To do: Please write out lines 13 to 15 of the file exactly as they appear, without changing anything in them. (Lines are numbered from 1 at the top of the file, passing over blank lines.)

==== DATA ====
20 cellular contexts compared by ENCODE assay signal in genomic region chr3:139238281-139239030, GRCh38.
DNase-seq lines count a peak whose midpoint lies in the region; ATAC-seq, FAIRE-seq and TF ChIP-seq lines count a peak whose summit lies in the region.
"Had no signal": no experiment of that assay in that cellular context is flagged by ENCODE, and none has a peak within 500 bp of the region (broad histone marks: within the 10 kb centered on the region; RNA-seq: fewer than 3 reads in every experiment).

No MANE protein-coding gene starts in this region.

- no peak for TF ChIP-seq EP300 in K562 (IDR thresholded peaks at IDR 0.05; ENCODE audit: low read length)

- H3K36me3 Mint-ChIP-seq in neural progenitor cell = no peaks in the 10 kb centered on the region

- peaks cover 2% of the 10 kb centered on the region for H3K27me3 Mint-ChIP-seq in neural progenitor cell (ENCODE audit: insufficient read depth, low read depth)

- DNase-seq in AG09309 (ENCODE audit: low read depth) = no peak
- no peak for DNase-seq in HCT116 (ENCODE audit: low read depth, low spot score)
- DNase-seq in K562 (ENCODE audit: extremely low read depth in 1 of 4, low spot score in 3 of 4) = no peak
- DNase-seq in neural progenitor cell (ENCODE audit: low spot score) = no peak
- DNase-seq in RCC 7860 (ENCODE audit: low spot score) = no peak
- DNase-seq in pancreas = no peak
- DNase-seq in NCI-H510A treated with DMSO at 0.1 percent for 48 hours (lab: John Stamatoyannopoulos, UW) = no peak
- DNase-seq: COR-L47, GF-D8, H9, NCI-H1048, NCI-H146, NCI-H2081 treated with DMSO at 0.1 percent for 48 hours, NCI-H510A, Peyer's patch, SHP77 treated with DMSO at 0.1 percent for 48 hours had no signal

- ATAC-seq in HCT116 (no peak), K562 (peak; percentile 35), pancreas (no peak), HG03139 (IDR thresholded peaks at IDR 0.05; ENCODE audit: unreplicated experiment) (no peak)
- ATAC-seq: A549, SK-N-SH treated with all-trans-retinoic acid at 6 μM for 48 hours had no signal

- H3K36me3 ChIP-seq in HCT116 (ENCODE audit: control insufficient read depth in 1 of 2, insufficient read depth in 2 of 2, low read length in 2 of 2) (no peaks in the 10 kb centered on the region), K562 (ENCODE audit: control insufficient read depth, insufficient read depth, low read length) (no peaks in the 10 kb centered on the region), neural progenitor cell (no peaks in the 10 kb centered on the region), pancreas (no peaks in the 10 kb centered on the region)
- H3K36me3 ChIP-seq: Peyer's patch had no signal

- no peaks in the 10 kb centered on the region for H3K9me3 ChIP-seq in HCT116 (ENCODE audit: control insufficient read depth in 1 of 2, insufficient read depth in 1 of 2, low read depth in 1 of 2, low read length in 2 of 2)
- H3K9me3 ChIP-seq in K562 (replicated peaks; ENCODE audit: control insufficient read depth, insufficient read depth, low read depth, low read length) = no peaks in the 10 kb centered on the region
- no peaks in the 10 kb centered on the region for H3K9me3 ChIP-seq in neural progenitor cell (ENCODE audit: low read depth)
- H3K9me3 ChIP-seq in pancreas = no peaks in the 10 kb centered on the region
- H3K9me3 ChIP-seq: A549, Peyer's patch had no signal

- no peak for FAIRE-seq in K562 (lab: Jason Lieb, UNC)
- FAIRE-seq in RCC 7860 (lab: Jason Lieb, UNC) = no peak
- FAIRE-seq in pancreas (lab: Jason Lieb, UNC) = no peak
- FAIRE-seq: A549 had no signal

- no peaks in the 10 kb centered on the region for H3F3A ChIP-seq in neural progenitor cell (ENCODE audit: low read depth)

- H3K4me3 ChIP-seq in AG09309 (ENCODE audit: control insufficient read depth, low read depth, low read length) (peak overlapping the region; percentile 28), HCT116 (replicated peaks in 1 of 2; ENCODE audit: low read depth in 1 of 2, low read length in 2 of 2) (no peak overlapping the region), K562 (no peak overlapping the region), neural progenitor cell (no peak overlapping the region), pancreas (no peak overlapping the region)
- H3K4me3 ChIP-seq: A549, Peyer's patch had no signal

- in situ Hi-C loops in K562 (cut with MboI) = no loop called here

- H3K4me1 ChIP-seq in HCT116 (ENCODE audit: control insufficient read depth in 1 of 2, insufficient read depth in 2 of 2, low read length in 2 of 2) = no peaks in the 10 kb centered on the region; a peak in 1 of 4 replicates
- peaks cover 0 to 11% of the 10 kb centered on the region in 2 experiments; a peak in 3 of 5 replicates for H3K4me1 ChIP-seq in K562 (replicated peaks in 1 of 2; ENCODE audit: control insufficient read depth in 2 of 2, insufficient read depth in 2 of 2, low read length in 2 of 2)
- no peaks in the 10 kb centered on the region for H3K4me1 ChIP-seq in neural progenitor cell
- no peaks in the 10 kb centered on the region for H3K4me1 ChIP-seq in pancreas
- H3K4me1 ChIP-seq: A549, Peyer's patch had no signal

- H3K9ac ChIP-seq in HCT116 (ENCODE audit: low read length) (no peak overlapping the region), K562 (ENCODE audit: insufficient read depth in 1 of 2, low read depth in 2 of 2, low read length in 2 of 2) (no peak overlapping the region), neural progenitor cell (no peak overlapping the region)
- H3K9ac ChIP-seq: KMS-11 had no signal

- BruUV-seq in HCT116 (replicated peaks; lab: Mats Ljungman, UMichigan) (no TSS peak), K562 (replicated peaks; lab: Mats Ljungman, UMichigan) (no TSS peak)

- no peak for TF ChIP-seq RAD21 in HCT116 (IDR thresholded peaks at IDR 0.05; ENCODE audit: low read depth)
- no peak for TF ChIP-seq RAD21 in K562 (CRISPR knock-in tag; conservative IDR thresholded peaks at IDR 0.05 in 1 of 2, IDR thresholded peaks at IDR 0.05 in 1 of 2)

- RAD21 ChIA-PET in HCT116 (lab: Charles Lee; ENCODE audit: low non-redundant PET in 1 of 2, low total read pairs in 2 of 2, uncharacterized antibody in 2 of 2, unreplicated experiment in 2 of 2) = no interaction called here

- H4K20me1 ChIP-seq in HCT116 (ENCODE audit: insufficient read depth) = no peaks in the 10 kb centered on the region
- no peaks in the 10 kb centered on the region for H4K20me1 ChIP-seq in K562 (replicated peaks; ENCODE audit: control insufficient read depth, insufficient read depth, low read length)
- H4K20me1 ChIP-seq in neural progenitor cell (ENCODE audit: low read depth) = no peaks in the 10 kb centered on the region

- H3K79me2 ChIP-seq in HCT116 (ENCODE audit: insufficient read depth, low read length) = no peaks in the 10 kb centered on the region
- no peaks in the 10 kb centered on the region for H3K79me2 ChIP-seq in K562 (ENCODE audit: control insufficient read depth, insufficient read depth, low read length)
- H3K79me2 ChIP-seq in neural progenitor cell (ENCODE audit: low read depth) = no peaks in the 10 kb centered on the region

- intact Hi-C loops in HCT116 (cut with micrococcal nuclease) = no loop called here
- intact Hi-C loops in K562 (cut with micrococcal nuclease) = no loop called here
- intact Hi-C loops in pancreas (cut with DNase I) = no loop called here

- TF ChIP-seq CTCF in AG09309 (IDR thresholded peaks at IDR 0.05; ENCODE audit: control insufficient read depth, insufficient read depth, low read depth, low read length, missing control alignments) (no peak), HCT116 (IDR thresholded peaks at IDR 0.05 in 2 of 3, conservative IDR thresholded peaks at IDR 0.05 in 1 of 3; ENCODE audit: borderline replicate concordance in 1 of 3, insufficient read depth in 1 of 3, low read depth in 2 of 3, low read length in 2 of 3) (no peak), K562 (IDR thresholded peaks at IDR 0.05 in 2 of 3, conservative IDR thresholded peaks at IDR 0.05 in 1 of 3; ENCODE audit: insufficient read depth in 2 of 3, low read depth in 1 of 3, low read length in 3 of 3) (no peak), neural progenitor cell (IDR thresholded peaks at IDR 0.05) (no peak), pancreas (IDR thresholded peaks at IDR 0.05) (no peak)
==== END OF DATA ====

- DNase-seq in pancreas = no peak
- DNase-seq in NCI-H510A treated with DMSO at 0.1 percent for 48 hours (lab: John Stamatoyannopoulos, UW) = no peak
- DNase-seq: COR-L47, GF-D8, H9, NCI-H1048, NCI-H146, NCI-H2081 treated with DMSO at 0.1 percent for 48 hours, NCI-H510A, Peyer's patch, SHP77 treated with DMSO at 0.1 percent for 48 hours had no signal